Meditation: Putting Our Meditation to the Test for Sustained Happiness During a Global Pandemic
Since 1986, meditation has been a mainstay of my life. There has been more than ample opportunity to explore, study, research and practice, practice, practice meditation. During that time, I have accumulated a handful of meaningful discovered maxims. One is, “As important as meditation practice is on the cushion, it is even more important off the cushion.” What does that mean exactly? Essentially, for me, it suggests that meditation practice on a cushion in relative solitude and peaceful environs is just that – practice. Yet, where it really counts is life; hence, the importance of steadily applying what is experienced and learned on the cushion to whatever life brings your way. Equally, if not even more important to me personally, is the notion that “Happiness is the purpose of life.” In some ways, this has been the most difficult principle to learn, and especially apply. Why? Acculturation and conditioning. From an early age, influenced by loving and well-intended parental units, teachers, mentors, peers, I was under the fundamental impression that happiness was way down the list of life’s priorities. Matters of family, faith, community, career and education were effectively the exclusive list. Sadly, the importance of happiness never seemed to be present. Fortunately, now the same “matters of family, faith, community, career and education” are still as important as then, but with a twist. It is essential to feel and express happiness along the way!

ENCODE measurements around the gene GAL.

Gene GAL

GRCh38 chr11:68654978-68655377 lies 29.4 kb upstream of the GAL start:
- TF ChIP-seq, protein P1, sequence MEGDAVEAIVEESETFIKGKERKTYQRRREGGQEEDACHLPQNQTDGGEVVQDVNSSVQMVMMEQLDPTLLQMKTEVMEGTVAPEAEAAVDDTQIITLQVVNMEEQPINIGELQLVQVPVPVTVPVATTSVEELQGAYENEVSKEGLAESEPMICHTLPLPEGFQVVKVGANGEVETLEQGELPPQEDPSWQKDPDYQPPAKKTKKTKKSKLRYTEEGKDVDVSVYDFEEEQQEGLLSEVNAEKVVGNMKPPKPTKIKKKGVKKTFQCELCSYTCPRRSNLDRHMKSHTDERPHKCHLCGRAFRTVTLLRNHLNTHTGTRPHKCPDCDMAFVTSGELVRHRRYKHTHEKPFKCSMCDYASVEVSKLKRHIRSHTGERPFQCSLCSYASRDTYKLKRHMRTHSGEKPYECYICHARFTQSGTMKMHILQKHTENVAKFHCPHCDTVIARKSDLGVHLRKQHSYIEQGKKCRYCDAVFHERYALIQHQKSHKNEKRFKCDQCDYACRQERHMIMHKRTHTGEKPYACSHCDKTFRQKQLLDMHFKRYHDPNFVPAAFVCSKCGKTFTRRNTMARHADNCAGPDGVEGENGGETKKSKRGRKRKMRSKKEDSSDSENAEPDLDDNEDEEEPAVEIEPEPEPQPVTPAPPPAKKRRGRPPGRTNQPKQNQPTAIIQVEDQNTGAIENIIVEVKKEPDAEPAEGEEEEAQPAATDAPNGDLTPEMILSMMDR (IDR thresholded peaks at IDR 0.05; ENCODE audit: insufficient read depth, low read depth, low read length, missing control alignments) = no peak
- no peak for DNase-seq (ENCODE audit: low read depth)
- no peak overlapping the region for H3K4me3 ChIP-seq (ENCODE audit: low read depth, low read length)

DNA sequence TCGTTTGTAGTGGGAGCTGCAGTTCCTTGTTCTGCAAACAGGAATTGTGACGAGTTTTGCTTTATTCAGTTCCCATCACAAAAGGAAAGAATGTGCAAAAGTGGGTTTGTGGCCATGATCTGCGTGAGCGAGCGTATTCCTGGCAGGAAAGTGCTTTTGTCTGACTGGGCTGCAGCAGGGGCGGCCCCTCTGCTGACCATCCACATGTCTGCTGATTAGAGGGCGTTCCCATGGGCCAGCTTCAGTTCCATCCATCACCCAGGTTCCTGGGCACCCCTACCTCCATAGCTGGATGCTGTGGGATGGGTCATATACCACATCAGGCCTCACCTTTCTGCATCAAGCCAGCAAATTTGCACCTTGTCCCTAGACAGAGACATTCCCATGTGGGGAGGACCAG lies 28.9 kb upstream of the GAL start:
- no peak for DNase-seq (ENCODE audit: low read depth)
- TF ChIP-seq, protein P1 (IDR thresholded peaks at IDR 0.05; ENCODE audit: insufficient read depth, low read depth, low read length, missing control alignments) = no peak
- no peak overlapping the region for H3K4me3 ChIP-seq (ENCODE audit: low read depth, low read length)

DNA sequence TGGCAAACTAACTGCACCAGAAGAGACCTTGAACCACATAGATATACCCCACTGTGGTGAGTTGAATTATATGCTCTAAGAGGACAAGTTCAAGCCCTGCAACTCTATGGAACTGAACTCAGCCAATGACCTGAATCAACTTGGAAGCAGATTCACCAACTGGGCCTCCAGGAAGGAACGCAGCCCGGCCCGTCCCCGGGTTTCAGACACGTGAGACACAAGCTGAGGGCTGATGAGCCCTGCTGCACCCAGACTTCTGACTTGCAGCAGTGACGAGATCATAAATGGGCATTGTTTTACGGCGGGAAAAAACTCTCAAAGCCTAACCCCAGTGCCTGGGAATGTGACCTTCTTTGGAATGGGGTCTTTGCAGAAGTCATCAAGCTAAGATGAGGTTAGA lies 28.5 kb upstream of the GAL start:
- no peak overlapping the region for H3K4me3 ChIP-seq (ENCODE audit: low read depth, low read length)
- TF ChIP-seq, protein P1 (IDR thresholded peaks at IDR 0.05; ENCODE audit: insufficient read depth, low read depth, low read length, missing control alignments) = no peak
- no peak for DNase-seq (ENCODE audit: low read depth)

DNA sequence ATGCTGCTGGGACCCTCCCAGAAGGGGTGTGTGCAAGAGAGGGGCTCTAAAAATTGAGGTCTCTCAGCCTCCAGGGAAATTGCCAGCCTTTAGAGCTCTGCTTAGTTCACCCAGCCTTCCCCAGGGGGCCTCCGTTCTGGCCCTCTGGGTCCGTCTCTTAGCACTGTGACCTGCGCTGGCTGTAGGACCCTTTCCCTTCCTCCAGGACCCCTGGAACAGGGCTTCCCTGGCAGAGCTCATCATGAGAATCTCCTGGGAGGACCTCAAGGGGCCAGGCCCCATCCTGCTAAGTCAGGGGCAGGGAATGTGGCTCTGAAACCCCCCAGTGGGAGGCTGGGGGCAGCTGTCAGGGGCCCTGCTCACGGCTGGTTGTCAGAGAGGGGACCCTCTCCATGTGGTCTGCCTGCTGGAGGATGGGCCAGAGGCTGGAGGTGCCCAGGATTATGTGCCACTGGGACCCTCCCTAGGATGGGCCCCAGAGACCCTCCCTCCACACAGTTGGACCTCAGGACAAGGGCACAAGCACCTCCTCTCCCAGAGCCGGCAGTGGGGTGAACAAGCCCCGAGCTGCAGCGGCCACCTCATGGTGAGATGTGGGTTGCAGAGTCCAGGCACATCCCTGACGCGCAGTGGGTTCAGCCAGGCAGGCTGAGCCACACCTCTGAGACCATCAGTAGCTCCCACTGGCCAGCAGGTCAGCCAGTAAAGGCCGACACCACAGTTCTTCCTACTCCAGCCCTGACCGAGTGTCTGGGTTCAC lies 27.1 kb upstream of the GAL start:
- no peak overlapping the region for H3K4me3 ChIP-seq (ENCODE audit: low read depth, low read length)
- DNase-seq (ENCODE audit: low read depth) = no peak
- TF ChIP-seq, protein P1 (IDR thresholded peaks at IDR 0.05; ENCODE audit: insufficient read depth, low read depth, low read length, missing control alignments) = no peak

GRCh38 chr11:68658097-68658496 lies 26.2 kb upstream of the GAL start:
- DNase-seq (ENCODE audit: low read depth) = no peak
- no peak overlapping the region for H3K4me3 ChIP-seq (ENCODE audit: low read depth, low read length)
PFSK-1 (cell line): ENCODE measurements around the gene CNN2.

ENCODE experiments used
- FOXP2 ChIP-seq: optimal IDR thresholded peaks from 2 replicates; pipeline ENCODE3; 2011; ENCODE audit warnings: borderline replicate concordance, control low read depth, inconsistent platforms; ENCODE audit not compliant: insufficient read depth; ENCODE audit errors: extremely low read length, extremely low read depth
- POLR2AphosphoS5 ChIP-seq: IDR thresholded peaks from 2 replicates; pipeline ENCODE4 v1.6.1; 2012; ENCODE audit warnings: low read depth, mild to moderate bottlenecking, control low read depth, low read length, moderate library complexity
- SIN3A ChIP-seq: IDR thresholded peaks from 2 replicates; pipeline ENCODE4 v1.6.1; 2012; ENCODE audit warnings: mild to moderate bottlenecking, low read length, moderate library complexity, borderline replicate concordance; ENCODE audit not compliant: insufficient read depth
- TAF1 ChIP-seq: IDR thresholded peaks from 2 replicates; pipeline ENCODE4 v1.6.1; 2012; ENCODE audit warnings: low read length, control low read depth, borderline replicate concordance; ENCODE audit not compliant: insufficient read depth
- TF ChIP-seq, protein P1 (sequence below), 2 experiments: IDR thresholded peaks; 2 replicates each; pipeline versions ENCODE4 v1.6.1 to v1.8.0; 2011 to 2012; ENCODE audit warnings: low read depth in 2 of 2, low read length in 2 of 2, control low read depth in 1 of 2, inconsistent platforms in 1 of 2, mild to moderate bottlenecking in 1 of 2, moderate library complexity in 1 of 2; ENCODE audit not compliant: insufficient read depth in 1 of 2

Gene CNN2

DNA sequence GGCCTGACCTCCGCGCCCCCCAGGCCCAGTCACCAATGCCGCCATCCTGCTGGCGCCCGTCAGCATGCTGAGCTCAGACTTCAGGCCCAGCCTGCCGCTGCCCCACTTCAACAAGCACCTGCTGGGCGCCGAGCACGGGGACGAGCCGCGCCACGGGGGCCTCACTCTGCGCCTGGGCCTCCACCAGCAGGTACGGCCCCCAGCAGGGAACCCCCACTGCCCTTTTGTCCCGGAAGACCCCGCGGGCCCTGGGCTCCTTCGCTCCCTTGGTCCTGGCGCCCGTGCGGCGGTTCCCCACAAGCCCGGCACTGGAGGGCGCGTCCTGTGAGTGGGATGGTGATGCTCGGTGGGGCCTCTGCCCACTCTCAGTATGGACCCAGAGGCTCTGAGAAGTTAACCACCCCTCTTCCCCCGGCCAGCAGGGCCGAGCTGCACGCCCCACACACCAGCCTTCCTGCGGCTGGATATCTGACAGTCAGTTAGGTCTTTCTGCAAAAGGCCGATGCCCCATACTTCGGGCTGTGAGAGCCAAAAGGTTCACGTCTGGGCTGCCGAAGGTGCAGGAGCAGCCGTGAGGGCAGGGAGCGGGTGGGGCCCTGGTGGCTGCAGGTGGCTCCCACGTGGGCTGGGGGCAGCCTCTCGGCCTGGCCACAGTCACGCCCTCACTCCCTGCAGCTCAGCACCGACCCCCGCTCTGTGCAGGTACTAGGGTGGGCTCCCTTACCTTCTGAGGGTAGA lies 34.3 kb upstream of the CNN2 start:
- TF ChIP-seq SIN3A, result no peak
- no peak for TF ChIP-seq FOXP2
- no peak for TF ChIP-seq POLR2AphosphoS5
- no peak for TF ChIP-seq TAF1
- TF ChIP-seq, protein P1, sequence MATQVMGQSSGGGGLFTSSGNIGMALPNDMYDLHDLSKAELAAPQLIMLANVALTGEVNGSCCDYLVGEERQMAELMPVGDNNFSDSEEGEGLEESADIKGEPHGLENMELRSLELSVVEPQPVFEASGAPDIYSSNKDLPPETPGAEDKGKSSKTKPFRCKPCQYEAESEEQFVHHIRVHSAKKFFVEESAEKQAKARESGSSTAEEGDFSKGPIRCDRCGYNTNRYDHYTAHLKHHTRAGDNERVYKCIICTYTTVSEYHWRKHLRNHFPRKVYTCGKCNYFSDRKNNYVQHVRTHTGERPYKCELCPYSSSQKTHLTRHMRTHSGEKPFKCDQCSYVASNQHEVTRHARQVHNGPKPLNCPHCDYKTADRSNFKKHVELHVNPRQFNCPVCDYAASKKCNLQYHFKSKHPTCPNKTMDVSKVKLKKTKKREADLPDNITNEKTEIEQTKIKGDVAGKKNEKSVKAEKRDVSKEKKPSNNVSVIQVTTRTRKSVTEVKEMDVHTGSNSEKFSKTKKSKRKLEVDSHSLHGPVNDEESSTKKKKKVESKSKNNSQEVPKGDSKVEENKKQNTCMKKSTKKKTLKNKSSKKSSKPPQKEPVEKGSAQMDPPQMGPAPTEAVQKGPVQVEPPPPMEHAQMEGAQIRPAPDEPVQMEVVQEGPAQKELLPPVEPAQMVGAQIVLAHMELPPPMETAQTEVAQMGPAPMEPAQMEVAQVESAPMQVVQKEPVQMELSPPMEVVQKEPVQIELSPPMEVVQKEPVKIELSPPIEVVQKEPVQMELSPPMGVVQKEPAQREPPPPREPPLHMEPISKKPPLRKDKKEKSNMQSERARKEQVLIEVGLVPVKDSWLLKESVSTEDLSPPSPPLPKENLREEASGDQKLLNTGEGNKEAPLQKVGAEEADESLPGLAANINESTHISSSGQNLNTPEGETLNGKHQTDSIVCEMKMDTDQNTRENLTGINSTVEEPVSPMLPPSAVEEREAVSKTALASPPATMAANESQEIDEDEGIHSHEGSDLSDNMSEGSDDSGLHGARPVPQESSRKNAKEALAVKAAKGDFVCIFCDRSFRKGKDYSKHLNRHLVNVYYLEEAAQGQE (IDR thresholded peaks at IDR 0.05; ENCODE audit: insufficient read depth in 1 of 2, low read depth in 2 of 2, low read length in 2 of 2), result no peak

On January 20, 2020, the first case of Covid-19 in the United States was detected in the state of Washington. Closer to home, the first case of Coronavirus was discovered on March 18, 2020 in New Braunfels, Texas. I am likely to remember that fateful day for some time, as it was on my birthday. My wife and I returned home from dinner early that evening, as the restaurant in which we celebrated was being ordered closed at 8pm. As of April 18, there have been more than 778,000 confirmed cases with more than 41,000 deaths in the US. Locally, there has been 43 confirmed cases and 6 deaths in Comal County. As for cases globally, it is unimaginably alarming! Suffice it to say, it has been over a month since my birthday dinner and local and since then, state entities have been advised to recommend “shelter-in-place” orders. Many folks are struggling to be happy, especially with extraordinary feelings of anxiety, confusion, fear and worry. So much so that most recently there has been reporting of ever-increasing civil disobedience, in particular by defying “social distancing” recommendations by health professionals and by staging live protests on state capitals. So, with all of this being said, one might ask what meditation could possibly have to do with the current state of affairs? Being sequestered at home, potentially coping with matters of unemployment, staying current with the implied health risks associated with local and national “community spread”, the frustration of leading a more sedentary lifestyle and running out of Netflix options. It is here that I want to direct our focus.